• If you are discharged from your job for just cause in connection with your work – such as lateness, unexcused absences, or violation of company rules.
  • If you are unemployed due to a labor dispute.
  • If you are a school employee between academic years.
  • If you put undue restrictions on the type of work, the number of hours, or amount of pay that you are willing to accept.
  • If you are not separated from your employer.
  • If you fail to contact your local office as required.
  • If you have failed to actively seek work.
  • If you are enrolled in an educational program that limits your availability for work.
  • If you refuse to accept a job offer for which you are reasonably fitted and which pays the general rate for that type of work.
  • If you do not respond promptly to an inquiry from any unit within the Delaware DOL.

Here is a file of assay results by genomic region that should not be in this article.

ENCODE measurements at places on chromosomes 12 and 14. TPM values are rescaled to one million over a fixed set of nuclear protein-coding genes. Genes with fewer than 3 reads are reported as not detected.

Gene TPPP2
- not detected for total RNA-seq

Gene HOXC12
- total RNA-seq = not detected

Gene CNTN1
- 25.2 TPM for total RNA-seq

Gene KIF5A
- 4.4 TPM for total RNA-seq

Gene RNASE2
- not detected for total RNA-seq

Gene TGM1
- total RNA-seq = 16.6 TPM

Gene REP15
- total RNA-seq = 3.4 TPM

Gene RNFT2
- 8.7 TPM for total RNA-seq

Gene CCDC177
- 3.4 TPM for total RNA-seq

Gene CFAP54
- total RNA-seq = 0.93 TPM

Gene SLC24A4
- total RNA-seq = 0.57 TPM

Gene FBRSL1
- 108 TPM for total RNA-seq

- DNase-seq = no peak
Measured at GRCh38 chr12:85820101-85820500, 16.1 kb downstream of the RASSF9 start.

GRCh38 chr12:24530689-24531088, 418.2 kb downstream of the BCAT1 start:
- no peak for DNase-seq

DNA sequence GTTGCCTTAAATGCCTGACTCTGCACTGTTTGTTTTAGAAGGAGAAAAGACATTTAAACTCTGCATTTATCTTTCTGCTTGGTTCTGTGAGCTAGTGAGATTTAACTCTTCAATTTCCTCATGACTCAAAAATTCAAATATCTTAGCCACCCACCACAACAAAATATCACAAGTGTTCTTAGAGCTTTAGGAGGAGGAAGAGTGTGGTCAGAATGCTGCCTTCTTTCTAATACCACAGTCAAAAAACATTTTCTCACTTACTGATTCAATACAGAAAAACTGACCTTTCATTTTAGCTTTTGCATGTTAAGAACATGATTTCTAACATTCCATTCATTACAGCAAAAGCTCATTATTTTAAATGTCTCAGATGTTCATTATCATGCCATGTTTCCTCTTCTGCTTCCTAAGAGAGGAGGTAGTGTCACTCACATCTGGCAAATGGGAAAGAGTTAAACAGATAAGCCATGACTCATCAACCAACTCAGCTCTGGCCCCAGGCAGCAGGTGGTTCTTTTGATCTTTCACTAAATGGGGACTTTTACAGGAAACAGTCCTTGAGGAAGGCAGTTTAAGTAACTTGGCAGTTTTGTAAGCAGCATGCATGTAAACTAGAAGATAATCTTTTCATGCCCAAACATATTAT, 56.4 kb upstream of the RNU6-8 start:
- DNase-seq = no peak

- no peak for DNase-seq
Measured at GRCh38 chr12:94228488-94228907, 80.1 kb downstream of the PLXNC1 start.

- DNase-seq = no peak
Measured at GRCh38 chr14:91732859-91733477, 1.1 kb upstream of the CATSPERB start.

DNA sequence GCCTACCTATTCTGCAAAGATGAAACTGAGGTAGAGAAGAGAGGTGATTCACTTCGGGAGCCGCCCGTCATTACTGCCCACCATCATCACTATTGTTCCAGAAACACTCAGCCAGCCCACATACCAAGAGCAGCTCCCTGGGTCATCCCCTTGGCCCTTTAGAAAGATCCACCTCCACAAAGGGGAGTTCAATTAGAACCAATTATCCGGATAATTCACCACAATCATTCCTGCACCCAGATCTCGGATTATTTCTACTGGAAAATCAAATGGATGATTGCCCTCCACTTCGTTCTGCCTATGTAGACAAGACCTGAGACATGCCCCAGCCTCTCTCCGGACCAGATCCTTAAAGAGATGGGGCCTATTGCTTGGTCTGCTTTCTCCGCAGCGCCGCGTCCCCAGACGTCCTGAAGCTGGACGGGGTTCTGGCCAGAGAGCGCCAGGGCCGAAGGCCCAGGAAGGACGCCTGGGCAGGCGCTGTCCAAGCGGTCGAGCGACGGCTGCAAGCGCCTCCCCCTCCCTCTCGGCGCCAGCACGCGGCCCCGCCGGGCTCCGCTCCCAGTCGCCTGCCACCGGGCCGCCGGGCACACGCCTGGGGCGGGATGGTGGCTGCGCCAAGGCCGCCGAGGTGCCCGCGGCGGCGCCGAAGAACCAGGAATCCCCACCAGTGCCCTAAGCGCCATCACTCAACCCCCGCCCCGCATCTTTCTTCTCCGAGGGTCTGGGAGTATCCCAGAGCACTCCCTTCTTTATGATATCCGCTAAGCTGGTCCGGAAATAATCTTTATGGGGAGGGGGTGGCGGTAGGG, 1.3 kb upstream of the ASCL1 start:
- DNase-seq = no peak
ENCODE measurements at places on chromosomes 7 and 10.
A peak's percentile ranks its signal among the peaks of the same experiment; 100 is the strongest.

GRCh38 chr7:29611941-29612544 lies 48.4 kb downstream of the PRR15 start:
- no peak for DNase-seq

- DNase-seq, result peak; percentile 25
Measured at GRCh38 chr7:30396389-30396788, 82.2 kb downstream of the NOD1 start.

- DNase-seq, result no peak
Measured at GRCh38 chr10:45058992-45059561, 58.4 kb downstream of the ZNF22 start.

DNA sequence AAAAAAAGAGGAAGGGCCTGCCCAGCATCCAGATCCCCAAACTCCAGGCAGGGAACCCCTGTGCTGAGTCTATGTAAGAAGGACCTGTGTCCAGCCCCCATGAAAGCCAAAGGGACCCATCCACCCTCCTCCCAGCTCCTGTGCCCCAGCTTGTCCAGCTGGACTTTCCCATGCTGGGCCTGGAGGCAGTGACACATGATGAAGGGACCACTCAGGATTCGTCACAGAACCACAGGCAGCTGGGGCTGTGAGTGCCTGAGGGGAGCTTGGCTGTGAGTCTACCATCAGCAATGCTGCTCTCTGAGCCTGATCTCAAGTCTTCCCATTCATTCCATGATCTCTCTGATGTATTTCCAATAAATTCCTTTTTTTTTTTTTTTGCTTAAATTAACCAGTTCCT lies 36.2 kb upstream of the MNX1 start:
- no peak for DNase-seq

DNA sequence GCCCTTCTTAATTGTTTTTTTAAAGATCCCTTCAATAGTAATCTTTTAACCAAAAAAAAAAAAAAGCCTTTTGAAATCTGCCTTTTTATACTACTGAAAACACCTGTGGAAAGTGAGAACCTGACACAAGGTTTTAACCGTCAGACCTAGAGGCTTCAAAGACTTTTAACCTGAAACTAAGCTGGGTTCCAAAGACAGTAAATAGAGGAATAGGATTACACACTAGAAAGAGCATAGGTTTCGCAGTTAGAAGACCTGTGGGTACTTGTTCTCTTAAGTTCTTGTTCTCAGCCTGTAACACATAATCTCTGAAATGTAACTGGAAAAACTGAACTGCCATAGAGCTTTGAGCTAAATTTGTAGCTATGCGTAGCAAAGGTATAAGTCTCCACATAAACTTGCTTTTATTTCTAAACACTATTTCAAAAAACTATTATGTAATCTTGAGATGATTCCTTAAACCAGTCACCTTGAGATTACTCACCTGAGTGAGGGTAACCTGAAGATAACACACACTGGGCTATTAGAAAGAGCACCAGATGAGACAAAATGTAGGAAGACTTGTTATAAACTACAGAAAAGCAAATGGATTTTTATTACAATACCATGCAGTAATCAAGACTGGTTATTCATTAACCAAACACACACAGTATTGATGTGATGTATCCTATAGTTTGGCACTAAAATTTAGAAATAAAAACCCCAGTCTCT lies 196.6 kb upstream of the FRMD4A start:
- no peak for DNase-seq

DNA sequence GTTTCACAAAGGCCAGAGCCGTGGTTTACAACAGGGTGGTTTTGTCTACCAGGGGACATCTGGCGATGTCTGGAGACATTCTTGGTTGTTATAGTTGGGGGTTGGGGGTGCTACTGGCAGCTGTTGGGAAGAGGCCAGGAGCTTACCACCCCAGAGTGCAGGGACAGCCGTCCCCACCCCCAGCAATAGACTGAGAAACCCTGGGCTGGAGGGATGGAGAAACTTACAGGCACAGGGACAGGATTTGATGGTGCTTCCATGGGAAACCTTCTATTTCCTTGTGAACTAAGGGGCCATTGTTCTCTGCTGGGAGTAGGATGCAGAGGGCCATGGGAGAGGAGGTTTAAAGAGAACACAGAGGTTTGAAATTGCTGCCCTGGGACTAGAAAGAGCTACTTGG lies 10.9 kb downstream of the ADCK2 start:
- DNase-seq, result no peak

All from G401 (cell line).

• If you fail to participate in reemployment services.
  • If you quit your job voluntarily without good cause attributable to your work.
  • If you are unemployed because you are in jail.


If you are denied benefits, you have the right to file an appeal. There are multiple levels to the appeal process. This means that if you disagree with the appeal decision, you can appeal again. You have 10 days to appeal from the date of the denial notice.

The first level of appeal is the Hearing Tribunal. You can present your case to an Appeals Referee. The next level of appeal is to go before the Unemployment Insurance Appeals Board (UIAB). If you disagree with the Board’s decision, the next step is to appeal to the Superior Court. The final step is appealing to the Delaware Supreme Court. At this stage of the process, you will need an employment lawyer to represent you.